‘Eosturmonath has a name which is now translated “Paschal month”, and which was once called after a goddess of theirs named Eostre, in whose honour feasts were celebrated in that month. Now they designate that Paschal season by her name, called the joys of the new rite by the time-honoured name of the old observance.’ Bede, De temporum ratione. (Note: ‘paschal’ derives from Hebrew pesach, meaning Passover).
In the Celtic calendar there are between 40 and 46 days between each of the eight seasonal festivals of the year. Right now, in 2014, we have Easter Sunday on 20th April, just ten days from Beltane, and that is clearly wrong. The true feast of Ostara was over thirty days ago, just as the flowers were coming out in that magical period when dawn comes twelve hours after sunset and the soil begins to warm, the birds begin to sing, the snowdrops give way to primroses and the first blossom opens on the fruit trees.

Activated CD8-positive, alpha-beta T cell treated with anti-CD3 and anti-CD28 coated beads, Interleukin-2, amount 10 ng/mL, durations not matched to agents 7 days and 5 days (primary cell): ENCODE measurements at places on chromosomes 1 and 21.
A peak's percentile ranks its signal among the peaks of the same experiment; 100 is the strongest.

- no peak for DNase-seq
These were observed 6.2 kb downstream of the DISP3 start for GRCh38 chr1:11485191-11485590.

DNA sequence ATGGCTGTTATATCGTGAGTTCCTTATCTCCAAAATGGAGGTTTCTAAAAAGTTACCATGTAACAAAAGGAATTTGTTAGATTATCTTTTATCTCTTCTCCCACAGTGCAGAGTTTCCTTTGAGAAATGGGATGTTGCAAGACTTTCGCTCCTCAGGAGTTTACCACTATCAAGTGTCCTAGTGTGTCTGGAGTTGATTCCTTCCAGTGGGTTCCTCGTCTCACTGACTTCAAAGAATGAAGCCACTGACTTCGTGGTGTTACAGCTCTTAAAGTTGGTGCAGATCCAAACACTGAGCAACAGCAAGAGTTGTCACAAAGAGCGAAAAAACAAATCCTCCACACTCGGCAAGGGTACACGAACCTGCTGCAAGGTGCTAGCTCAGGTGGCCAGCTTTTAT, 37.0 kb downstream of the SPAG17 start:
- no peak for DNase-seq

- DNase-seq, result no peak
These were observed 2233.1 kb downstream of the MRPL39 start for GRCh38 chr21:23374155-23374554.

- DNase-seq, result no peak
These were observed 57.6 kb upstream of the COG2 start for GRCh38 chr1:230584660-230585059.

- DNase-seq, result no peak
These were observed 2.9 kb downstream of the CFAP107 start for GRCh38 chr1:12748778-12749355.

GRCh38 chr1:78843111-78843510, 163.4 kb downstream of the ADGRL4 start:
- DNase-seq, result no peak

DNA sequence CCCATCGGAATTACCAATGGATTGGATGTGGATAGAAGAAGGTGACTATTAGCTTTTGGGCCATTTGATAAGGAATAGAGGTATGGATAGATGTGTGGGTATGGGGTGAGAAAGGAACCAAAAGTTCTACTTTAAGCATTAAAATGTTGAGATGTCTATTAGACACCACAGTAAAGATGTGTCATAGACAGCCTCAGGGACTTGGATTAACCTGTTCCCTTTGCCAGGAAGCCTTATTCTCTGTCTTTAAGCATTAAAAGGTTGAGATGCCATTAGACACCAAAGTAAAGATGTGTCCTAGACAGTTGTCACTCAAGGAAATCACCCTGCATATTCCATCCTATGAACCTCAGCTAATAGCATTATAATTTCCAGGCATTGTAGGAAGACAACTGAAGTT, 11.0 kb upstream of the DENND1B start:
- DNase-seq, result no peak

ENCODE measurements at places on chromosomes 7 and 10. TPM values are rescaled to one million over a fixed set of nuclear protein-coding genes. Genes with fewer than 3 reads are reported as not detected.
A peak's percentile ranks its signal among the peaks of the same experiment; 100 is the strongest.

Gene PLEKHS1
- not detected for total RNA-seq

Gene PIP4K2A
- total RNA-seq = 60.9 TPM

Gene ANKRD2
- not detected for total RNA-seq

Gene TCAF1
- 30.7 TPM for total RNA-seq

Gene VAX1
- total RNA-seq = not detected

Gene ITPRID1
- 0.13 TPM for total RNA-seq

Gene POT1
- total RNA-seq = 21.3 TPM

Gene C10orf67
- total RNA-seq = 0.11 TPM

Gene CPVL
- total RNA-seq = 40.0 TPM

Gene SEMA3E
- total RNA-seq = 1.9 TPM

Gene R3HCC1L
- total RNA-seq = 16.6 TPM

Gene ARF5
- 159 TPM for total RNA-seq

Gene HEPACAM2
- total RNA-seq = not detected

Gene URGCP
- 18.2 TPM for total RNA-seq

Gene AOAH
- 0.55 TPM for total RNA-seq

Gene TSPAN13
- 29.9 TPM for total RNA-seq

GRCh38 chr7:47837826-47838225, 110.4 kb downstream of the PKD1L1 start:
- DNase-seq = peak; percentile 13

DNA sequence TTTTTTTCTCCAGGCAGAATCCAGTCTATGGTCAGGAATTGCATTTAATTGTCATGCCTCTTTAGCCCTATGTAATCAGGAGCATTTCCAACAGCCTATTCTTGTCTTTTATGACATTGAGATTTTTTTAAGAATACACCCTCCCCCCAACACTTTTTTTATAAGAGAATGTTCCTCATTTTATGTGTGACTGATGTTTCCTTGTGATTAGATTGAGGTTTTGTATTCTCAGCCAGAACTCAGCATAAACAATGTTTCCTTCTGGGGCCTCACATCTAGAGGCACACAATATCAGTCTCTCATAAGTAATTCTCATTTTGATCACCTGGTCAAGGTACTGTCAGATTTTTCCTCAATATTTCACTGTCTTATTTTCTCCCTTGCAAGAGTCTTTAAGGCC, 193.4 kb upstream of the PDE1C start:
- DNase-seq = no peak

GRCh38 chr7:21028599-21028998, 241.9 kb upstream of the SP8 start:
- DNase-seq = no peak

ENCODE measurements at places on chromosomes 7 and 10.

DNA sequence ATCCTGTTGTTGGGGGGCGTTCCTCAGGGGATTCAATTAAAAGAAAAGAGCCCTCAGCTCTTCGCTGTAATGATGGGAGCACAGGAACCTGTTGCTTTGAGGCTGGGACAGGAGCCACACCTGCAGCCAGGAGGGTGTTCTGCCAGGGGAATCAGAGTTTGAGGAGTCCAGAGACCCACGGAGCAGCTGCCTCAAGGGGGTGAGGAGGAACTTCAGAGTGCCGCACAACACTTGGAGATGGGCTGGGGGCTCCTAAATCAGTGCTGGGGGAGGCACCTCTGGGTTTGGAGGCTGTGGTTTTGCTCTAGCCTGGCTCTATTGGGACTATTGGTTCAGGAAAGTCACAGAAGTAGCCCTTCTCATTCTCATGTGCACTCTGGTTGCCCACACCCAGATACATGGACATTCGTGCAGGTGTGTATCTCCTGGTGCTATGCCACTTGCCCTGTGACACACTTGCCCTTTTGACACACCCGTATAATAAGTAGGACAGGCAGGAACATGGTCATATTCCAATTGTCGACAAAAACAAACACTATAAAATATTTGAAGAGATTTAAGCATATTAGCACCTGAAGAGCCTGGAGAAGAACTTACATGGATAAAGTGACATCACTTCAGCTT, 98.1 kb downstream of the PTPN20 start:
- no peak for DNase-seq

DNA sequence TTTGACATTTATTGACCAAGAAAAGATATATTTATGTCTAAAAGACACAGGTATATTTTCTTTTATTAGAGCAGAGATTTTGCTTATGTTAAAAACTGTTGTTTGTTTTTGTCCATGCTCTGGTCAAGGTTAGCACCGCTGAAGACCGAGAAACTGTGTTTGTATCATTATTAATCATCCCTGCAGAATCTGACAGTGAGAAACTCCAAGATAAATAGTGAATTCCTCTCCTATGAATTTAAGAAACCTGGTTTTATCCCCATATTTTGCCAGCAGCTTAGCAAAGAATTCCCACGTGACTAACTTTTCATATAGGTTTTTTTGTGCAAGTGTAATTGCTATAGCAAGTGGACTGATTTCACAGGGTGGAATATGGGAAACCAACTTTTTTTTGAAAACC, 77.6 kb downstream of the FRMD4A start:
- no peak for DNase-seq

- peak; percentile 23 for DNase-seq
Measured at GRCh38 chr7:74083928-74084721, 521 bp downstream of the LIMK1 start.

‘Ostara was the divinity of the radiant dawn, of upspringing light, a spectacle that brings joy and blessing, whose meaning could be easily adapted by the resurrection-day of the Christian’s God. Bonfires were lighted at Easter and according to popular belief of long standing, the moment the sun rises on Easter Sunday morning, he gives three joyful leaps, he dances for joy … Water drawn on the Easter morning is, like that at Christmas, holy and healing … here also heathen notions seems to have grafted themselves on great Christian festivals. Maidens clothed in white, who at Easter, at the season of returning spring, show themselves in clefts of the rock and on mountains, are suggestive of the ancient goddess.’ Jacob Grimm